What is an Exchange Traded Fund (ETF)?

Exchange-traded funds (ETFs) are investment firms registered with the Securities and Exchange Commission (SEC) and give investors a method to pool their money in a fund that invests in stocks, bonds, or other assets.

 Financial advisers professionally manage the majority of ETFs with SEC registration. Some ETFs are actively managed funds that purchase and sell securities following a defined investment strategy.

While others are passively managed funds that strive to match the return of a particular market index.

Mutual funds are not ETFs. However, they combine characteristics of mutual funds, which may only be bought or sold at their net asset value per share at the close of each trading day, with the capacity to trade all day on a national securities exchange at market rates.

How Do ETFs Work?

Extended-traded funds are designed to trace the value of an underlying asset they trade at market-determined prices that typically vary from that asset.

As such, ETFs work in this way:

  • The fund provider possesses the underlying assets, designs a fund to trace its performance, and sells shares in that fund to investors afterward.
  • Shareholders don't own the underlying assets in the fund despite owning a portion of an ETF.
  • ETF investors that trace a stock index may earn lump dividend payments or reinvestments for the stocks that make up the index.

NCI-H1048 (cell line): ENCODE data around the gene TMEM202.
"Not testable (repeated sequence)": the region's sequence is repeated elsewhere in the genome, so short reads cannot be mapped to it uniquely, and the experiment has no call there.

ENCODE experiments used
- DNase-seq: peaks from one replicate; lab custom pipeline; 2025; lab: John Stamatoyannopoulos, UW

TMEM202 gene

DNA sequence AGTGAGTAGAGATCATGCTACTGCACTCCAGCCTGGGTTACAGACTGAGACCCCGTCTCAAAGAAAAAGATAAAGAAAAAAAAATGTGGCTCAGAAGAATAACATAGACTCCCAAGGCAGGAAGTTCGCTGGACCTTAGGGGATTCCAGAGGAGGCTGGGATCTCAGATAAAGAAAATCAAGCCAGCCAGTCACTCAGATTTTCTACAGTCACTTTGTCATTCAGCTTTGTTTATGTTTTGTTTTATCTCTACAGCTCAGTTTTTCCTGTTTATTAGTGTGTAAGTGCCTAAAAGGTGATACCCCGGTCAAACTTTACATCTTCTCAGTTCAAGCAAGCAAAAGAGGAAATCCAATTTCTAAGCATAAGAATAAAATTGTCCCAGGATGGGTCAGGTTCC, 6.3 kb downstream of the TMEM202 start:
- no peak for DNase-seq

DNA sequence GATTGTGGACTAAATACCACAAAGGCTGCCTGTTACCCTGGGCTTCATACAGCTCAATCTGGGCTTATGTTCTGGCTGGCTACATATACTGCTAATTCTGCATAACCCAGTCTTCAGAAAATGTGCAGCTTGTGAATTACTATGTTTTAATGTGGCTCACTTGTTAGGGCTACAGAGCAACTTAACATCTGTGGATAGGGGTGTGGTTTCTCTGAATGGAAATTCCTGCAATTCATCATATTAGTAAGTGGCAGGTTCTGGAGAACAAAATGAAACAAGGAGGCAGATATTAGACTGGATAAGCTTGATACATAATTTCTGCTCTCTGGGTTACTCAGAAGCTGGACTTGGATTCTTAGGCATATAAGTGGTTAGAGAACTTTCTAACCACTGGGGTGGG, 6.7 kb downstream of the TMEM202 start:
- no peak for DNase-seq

• Investors can buy a share of the basket of funds, just like buying shares of a company.
  • Sellers and buyers trade the ETF daily on a return, much like a stock.

Advantages of ETF

There are some advantages and disadvantages to think about before investing in an ETF.


ETFs allow investors to diversify across horizontals, such as industries, and deliver benefits to their portfolios.

Diversification can protect your portfolio against market volatility.

However, if you invested in just one industry, which had a terrible year, your portfolio might have performed poorly too.

Thus, you can provide more balance to your portfolio by investing across different industries, geographies, company sizes, and more.

Since ETFs are already well-diversified, you don't have to worry about making it within your portfolio.

Easy to Trade

Another pro of ETFs is that they are effortless to trade.

You can buy and sell them just like you would a stock, which makes them much more accessible than most mutual funds trade at the end of the day.


You always know what you're buying with an ETF because the fund's holdings are public information.

So, you can always know the ETF's stocks or assets.

Disadvantages of ETF

Below are the disadvantages of ETFs:

Trading Costs

ETFs are exchange-traded, which may be subject to commission fees from brokers online. Thus, costs may not end with the expense ratio.

Potential Liquidity Issues 

Some ETFs are thinly traded and may need help getting filled at the bid-ask spread.

It is essential to exercise caution when trading these types of securities.

Risk the ETF Will Close

The main reason that this happens is that a fund needs to bring in more assets to make up for the administrative costs.

Investors may be at a loss, for they are forced to sell the shuttered ETF sooner than they may have intended.

Settlement Dates

As a seller, your funds from the ETF sale aren't available to reinvest since ETFs are not settled for two days following a transaction.

Tracking Error

The ETF may not precisely track the underlying index for several reasons, most notably fees charged by the fund.

This tracking error is more significant for ETFs that follow less followed indexes and those with higher expense ratios.


Types of ETFs

Now that we know how ETFs work and some pros and cons, let's look at the different types.